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It's true that women can be fakers: Sixty percent have fibbed about having an orgasm at some point. I myself faked it once early in my sexual life; my boyfriend at the time was sweetly into my pleasure and wasn't going to stop until I "finished." But it wasn't happening, so... I made the sounds, conjured the breath, pressed my hands into his back and ahhh, the chafing ended. Afterward, though, I felt icky, like I had just falsely told him my grandmother had died. My lie impeded the flow of love a little bit. I never did it again.

The Rumor: Faking an orgasm is not only OK, it might even bring the two of you closer together. 

Chafing is hardly the only reason some women (and some men) fake it. Sometimes their partners don't know how to, um, rub them the right way. Sometimes sleep beckons so strongly they just want to "get it over with" so they can get some shuteye. Sometimes their body-image issues preclude them from being orgasmic in the first place -- but they don't want to hurt their partner's feelings. Whatever the reason, some people insist that faking orgasm can be a good thing -- that the boost of confidence their partner receives from their false cries of pleasure will strengthen their relationship in the long run.

The Verdict: Faking it isn't only dishonest, it's bad for your sexual health. 

The main, immediate consequence of those faked O's is a pretty big deal. "You're not getting to have an orgasm," says sexologist Jill McDevitt, Ph.D., who teaches a class on the female orgasm. "And orgasms are pretty friggin' awesome." It's a physiological cul-de-sac: Tell your partner you're satisfied when you're not, and you'll never know how he or she could satisfy you. Similarly, if you also happen to be non-orgasmic when you're alone, you might miss out on one of life's greatest pleasures and stress-reducers.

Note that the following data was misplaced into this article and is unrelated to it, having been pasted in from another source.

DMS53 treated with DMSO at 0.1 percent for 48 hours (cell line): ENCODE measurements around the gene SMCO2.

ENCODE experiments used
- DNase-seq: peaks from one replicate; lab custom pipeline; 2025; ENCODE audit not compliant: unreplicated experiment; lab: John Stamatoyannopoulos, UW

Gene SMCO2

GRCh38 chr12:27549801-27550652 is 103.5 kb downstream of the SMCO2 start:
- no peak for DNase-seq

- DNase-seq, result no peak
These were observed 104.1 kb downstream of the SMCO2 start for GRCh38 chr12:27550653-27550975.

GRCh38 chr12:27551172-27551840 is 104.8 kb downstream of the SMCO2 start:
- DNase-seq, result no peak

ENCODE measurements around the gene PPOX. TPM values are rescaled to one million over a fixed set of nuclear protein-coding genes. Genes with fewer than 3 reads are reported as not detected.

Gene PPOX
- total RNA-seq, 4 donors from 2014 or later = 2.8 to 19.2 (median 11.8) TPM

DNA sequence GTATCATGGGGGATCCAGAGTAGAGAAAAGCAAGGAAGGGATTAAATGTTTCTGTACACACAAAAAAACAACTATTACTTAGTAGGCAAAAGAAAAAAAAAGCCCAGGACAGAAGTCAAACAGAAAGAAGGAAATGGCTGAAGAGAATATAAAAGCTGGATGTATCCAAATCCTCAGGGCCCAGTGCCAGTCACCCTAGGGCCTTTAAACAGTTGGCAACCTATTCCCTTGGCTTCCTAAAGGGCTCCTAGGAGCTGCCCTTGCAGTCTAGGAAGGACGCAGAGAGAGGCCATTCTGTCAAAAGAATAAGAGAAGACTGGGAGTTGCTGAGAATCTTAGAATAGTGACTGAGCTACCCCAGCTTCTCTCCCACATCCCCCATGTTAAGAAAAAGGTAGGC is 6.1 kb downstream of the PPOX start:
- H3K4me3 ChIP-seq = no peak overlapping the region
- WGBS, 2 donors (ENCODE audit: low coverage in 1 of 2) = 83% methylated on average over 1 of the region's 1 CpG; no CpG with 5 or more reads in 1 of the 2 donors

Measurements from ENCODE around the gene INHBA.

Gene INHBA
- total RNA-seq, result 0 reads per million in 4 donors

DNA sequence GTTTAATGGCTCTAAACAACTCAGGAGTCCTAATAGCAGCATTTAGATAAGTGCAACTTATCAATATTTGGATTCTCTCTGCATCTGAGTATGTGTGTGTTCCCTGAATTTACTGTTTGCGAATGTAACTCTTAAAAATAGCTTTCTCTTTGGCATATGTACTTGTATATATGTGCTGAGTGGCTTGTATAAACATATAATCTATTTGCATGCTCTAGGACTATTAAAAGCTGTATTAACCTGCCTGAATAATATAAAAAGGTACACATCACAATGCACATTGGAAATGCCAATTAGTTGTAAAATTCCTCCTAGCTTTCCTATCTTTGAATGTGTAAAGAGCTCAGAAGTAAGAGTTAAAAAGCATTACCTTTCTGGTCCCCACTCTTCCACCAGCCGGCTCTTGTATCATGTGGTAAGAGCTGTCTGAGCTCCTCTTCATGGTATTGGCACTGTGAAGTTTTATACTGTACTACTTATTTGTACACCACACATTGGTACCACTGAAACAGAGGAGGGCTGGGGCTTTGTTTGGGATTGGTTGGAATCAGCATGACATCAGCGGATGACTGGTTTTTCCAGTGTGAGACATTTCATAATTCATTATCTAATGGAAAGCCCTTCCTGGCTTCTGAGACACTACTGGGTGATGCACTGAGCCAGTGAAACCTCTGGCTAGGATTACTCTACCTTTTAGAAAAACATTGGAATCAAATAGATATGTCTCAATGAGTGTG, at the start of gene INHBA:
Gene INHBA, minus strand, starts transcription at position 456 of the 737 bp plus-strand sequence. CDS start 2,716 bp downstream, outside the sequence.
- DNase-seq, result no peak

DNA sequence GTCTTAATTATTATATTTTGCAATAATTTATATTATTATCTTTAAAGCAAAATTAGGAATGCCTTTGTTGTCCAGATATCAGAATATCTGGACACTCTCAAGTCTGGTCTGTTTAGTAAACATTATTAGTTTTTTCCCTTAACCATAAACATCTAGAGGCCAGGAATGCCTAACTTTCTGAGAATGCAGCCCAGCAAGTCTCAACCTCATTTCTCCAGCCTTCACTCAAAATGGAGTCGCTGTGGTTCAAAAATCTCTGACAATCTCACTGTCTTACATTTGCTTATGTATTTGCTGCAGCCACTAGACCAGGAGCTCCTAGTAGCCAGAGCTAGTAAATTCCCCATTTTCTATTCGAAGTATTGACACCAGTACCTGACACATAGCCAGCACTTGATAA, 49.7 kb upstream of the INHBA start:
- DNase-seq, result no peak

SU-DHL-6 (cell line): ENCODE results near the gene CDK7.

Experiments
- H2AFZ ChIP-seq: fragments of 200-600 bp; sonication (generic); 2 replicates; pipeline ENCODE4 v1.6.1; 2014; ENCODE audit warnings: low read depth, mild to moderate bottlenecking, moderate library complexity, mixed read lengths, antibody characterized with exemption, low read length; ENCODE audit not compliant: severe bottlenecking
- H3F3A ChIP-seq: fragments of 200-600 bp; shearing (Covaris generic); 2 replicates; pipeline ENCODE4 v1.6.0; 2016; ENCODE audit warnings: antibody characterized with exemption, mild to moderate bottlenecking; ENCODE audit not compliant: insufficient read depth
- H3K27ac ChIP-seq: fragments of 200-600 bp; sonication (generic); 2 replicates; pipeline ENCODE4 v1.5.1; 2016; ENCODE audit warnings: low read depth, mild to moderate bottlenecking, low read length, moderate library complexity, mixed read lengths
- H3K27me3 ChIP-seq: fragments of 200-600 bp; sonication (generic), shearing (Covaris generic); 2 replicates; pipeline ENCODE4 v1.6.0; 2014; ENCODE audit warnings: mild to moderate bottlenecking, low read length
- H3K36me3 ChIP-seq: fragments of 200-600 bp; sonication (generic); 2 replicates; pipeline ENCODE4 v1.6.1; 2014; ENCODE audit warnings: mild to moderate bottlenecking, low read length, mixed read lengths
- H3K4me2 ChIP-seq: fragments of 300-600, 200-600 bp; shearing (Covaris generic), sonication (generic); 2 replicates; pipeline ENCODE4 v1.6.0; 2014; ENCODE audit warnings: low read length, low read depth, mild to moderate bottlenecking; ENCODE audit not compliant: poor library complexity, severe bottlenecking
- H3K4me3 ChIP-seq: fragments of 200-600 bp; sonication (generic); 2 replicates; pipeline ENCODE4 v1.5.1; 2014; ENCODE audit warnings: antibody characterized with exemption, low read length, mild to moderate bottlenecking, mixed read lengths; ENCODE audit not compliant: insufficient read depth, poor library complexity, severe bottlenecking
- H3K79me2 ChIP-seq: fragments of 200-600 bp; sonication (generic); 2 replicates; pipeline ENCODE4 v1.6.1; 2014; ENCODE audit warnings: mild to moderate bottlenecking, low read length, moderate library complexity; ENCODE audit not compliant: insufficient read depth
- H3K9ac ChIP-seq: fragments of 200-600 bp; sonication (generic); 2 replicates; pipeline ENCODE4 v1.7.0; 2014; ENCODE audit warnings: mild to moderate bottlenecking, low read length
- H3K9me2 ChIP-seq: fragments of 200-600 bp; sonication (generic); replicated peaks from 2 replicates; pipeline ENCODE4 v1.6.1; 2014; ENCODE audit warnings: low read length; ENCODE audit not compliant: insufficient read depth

Also, faking it is dishonest. "If you're making a partner think you're orgasming and you're not, that's a level of betrayal," McDevitt says bluntly.

So what's a former faker to do? If you're going to start fresh with the same partner, you could confess that you've been fudging things. But that may be a bit harsh -- especially without some ego-cushioning orgasms behind you both. McDevitt suggests using the "guiding hand" technique and asking to explore. "Say, 'Hey, can we try something new, different? I read about this; I heard about this,'" she says. "Then try and teach your partner what you've been doing yourself if you're already orgasmic. If not, you can say, 'Let's explore and see what works.'"

With a new partner, you can model open communication from the beginning. "I find that asking questions can help," says McDevitt. "You can say, 'Do you like that? Or, 'How about this?' You're opening up the idea that you are responsive to criticism. It sets the scene, so later you can say, 'This is what I like,' 'Can you try this and this?' or even, 'Let me tell you what I like better.' Then he might be more willing to respond."

Of course, it's possible to have a perfectly lovely sexual experience in which you don't hit the high note. "Just because you're not orgasming doesn't mean you're not enjoying it," McDevitt points out. If you want to change that, talk about it in the post-game replay. You can say what you did enjoy -- which very well may lead to a conversation about what will satisfy you.

To have great orgasms, you need to own yourself. This means learning about your body and being brave enough to communicate constructively to get what you want. "You are a sexual person first, and you share it second," says McDevitt. "Your partner needs to know how you work, and you choose to share that. You don't owe him your sexuality. And he doesn't owe you an orgasm -- it's not his responsibility." (But it's really nice when it happens.)


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